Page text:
Despite suffering several public and humiliating reversals in various forums and venues, those pushing for boycotts, divestment and sanctions (BDS) against Israel have not dispensed with their pernicious campaign of hate. The latest outrage perpetrated by BDS activists occurred at McGill University, where a Jewish student and two non-Jewish students identified as pro-Israel were removed from their positions as directors of the Students Society of McGill University (SSMU).
At the end of his second year, Noah Lew, who is currently third year undergraduate student at McGill University, applied to serve as Director of the School’s student society. He was warned by others who had prior dealings with the SSMU, to keep his Jewish identity secret lest he sabotage his chances. This is the atmosphere that Jewish students and supporters of Israel must endure on a daily basis at McGill. The toxic environment is due almost exclusively to an active and vocal presence of BDS agitators on campus. Lew followed the advice and was elected as a board member. His “secret” was intact.
BDS provocateurs at McGill had relentlessly tried and failed to pass boycott resolutions against Israel. In fact, three attempts within an 18-month period were quashed. Finally, in June 2016, SSMU’s Judicial Board ruled that the BDS campaign and efforts to institute it at McGill ran counter to the McGill’s undergraduate student union constitution.
The Board’s ruling, which is called a “reference,” was then referred to SSMU’s directors for ratification. SSMU’s Board of Directors addressed the issue more than a year after the “reference.” Lew and other board members passionately advocated in favor of ratification and their arguments ultimately prevailed over the naysayers. The malevolent BDS campaign at McGill had belatedly come to an ignominious end; or so we thought.
Lew and two other directors identified as either Jewish or pro-Israel became instant targets of a campaign of hate laced with blatant anti-Semitic overtones. Campus BDS groups held several meetings to formulate a response and founded the so-called “Democratize SSMU” movement. But Democratize SSMU was anything but democratic. Its raison d’être was to seek the removal of Jewish and anti-BDS students from SSMU’s Board of Directors and place BDS back on the agenda.
As an aside, one of the more vocal proponents of BDS at McGill is a rancid character named Igor Sadikov, who in February posted a comment on twitter advocating violence against “Zionists.” As a result, he was forced to resign his position as an SSMU director but dodged an impeachment effort to have him stripped of his position at McGill’s Arts Undergraduate Society. Sadikov made light of his “punch a Zionist” tweet calling it a “misguided joke.” It does not appear that Sadikov was subjected to any form of school disciplinary action despite the fact that his call for violence violated McGill’s Code of Conduct.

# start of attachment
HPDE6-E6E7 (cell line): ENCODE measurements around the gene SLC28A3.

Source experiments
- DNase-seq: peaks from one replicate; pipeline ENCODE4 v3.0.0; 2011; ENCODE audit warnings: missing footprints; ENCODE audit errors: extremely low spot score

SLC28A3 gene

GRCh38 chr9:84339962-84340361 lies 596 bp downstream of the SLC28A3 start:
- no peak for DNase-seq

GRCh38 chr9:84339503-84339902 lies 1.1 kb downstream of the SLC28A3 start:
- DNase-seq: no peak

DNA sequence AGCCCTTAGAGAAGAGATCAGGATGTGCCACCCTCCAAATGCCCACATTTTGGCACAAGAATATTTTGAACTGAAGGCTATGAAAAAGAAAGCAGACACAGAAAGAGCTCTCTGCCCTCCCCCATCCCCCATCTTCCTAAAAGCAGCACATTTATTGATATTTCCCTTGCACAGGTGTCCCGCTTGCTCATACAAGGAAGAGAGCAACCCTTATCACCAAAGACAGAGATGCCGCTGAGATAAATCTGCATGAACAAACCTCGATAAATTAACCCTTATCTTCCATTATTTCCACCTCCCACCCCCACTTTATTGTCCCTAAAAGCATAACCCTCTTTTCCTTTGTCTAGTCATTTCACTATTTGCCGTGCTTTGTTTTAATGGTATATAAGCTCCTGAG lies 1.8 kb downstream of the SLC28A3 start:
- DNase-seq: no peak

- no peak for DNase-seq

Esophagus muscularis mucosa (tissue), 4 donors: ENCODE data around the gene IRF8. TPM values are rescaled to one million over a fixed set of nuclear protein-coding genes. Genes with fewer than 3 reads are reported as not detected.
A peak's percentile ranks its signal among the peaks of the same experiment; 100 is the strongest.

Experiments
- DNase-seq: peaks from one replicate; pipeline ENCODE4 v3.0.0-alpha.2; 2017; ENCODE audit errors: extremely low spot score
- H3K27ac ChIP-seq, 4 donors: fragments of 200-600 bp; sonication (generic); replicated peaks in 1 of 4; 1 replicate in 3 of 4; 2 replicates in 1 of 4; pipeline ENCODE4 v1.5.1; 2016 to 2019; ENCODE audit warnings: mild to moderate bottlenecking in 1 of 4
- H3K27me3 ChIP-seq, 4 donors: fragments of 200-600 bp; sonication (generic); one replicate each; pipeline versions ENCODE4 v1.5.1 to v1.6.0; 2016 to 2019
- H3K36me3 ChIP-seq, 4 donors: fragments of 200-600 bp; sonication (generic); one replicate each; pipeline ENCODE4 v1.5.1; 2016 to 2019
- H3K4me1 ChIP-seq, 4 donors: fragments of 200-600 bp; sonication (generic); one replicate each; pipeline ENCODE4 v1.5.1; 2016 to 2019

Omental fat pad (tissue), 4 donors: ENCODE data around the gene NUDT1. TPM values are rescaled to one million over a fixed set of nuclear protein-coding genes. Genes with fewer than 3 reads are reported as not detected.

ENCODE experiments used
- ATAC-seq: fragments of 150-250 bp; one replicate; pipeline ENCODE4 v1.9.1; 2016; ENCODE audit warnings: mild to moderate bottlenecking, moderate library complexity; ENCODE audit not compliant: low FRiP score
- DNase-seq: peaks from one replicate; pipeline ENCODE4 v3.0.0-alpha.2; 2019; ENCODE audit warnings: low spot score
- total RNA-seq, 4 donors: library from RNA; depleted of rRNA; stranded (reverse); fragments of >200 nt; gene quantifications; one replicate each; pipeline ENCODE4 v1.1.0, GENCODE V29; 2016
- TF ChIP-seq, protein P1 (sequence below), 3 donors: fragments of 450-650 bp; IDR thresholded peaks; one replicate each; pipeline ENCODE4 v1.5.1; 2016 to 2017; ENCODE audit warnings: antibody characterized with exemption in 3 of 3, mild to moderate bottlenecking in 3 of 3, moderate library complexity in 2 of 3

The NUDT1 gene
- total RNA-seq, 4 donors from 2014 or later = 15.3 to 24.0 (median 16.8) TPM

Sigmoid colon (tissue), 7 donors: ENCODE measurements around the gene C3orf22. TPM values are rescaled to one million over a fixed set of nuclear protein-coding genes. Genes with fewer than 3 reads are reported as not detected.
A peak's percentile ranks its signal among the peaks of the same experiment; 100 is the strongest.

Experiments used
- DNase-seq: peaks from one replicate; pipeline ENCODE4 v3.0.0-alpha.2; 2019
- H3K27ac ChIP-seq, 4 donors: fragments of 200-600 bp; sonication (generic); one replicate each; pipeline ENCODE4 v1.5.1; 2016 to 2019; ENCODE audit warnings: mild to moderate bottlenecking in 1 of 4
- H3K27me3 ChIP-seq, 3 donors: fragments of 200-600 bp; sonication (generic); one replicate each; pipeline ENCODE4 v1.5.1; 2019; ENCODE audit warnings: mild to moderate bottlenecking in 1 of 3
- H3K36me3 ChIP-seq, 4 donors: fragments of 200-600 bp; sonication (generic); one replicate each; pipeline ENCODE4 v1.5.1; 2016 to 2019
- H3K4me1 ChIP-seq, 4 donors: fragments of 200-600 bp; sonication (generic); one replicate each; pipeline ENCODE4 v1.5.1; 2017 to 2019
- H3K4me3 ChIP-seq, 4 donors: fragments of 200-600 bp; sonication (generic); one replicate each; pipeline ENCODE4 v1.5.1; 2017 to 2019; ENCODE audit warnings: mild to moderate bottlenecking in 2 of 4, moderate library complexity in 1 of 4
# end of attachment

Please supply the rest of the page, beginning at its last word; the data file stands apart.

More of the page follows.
McGill’s BDS Action Network actively campaigned against Lew and two other board members because of their links to Jewish groups and anti-BDS stances. Democratize SSMU shamefully highlighted Lew’s ethnicity as a reason for his removal. An enlightened, progressive school was suddenly transformed into something harking back to the days of Nazi Germany and the Nuremberg Laws.
In October, SSMU’s General Assembly moved to ratify the 12-member Board of Directors. According to Lew, “historically, the Board of Directors had been ratified as a bloc, all 12 at a time.” But BDS activists who showed up for the General Assembly ratification forced the voting to occur on an individual basis rather than a block as was the accepted protocol. In this manner, BDS/ Democratize SSMU activists managed to pick off their opponents one at a time. It was repulsive display leftist-fascist bigotry at its worst. The bigoted BDS provocateurs applauded as Lew and the other two board members were removed from their posts.
But this time, they may have gone too far. Even by BDS standards, their manifestly anti-Semitic campaign antics were beyond the pale. BDS activists generally avoid reference to “Jews” by name because it is impolitic and commonly substitute “Zionists” for Jews even though most of us are cognizant of their true intentions. But in the instant case, McGill’s BDS campaigners dispensed with their traditional charade and overtly launched their attack against Jews.
The vitriolic BDS campaign immediately sparked outrage among watchdog groups and politicians prompting McGill principal, Suzanne Fortier, to announce that the school would be conducting an investigation into the matter. Even SSMU president, Muna Tojiboeva, voiced support for Lew and expressed the belief that antisemitism played a key role in the ousting the three board members.
One can only hope that Fortier takes the issue seriously and conducts a proper investigation, which leads to disciplinary action. Judging by past “investigations” conducted by other schools – SFSU, CUNY and UCI, to name a few – I am not optimistic.
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